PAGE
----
Why am I going on about Quebec's strategy for protected areas? To demonstrate that with Quebec's 1989 legislation, with the fishing regulations and the act respecting the conservation of wildlife, in addition to the 1996 strategy for protected areas, Quebec has the tools it needs to protect species and their habitat.
Species at Risk Act
Andy Burton Skeena, BC
Madam Speaker, I am pleased to rise today in the House at report stage of Bill C-5. We are in the process of discussing the fourth grouping of amendments to the bill at report stage. This grouping deals primarily with portions of the bill that would ensure the federal government and the Minister of the Environment consult with the public and landowners prior to implementing recovery plans, action plans and entering into agreements with groups.
In particular, this grouping includes amendments being made by the government to overturn committee decisions on how the government must consult on the bill. Government amendments in this grouping seek to limit the meaning and usage of consultation mechanisms like the public registry.
More specifically, this grouping includes 12 government amendments, most of which reverse decisions taken by backbench MPs from the government side and opposition members. Many of the government amendments deal with consultation measures and some are purely technical. There is one amendment from the opposition which I have put forward, namely Motion No. 127.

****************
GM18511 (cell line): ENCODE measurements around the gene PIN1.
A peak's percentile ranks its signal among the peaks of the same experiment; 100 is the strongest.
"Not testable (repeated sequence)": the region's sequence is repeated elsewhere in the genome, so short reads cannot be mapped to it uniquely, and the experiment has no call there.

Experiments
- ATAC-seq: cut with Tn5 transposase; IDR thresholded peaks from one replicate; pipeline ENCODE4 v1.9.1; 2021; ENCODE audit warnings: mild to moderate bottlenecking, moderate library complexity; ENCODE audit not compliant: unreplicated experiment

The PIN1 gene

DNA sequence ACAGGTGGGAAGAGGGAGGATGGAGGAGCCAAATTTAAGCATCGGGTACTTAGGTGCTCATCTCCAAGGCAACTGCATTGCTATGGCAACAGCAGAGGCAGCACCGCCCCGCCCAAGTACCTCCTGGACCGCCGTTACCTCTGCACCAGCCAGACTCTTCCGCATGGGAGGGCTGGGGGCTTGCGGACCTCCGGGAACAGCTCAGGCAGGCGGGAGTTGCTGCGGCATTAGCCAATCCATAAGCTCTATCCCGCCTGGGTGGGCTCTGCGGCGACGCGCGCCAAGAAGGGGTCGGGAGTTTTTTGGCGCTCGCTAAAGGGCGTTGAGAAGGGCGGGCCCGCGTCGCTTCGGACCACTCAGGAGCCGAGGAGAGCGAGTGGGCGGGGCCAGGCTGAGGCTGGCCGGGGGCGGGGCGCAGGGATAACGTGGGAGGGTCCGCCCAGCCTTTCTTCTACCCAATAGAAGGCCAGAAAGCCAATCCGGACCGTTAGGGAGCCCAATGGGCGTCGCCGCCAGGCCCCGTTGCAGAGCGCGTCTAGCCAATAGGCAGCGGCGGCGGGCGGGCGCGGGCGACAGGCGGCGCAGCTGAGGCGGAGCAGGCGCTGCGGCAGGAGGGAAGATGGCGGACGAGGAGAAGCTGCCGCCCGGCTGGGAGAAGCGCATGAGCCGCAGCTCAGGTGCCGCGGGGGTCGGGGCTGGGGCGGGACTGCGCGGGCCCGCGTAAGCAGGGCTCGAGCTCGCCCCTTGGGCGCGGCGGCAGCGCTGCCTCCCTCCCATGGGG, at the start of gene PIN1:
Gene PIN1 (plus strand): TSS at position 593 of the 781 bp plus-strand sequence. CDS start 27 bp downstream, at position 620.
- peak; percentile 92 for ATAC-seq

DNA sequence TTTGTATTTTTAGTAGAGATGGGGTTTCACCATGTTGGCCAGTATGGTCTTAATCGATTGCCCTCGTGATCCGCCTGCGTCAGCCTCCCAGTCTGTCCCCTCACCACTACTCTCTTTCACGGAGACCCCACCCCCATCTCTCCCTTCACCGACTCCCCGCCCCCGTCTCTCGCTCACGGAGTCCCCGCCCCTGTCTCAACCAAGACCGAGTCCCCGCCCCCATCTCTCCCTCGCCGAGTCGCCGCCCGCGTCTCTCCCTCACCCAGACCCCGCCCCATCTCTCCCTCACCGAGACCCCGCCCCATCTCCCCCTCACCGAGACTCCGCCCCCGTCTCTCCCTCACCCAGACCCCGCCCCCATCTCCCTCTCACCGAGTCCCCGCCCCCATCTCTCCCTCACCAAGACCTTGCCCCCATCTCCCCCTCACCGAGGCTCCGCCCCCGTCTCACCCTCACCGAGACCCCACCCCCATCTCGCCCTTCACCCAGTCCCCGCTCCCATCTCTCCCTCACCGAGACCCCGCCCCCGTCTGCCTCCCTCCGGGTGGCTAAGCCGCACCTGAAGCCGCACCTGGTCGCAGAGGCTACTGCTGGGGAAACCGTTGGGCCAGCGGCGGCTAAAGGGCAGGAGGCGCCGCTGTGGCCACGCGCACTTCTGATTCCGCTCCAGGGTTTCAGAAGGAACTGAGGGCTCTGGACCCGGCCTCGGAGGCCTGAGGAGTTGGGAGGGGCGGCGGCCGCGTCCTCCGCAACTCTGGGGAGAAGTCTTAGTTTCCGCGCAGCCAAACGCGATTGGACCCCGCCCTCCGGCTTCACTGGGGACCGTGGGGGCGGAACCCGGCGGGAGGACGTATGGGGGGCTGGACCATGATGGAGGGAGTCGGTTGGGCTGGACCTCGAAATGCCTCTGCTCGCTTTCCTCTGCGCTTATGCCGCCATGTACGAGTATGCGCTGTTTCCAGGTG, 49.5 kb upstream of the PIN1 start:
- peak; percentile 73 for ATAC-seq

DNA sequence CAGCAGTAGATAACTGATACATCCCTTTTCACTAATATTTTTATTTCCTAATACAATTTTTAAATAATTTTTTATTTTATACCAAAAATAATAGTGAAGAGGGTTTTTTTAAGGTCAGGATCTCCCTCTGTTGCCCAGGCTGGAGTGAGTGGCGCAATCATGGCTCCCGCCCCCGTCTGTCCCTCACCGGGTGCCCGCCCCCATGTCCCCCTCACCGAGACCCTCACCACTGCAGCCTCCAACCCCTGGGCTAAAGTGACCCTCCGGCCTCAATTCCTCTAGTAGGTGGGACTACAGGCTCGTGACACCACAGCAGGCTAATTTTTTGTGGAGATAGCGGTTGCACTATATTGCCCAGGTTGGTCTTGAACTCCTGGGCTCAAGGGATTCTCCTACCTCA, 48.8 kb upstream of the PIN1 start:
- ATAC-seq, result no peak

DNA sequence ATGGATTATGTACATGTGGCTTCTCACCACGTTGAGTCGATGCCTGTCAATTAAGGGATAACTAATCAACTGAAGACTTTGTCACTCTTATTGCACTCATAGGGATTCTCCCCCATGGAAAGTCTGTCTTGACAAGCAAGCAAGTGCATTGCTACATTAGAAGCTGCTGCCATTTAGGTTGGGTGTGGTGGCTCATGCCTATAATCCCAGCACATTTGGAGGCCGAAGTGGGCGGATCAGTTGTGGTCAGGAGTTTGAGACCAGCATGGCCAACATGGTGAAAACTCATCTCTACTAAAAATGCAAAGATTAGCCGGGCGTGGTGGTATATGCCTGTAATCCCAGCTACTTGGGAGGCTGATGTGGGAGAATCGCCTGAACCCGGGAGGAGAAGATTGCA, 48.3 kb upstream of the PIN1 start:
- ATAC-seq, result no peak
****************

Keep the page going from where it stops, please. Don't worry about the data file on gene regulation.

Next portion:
. I will begin my discussion on this grouping with general comments on each of the government amendments and conclude with the reasons I believe all members of the House should support Motion No. 127.
I would remind members of the House that most of the government motions in this grouping are either reversing decisions taken in committee or changing express wording agreed to by the committee members. It would seem the government does not trust its own backbench members to make proper decisions at committee level. It is when the government pulls stunts like this that I find it very hard to believe it is remotely serious about democratizing parliament.
Let us move on to summarizing each government amendment. The first four government amendments, namely Motions Nos. 6, 16, 17 and 20, all seek in one way or another to delete reference to national aboriginal council and replace it with an aboriginal committee. I believe there is no real reason for the government to make these changes. The government wording will have largely the same results as the committee's proposal, except for the name change from council to committee. These changes fail to respect the wisdom of the all party Standing Committee on the Environment.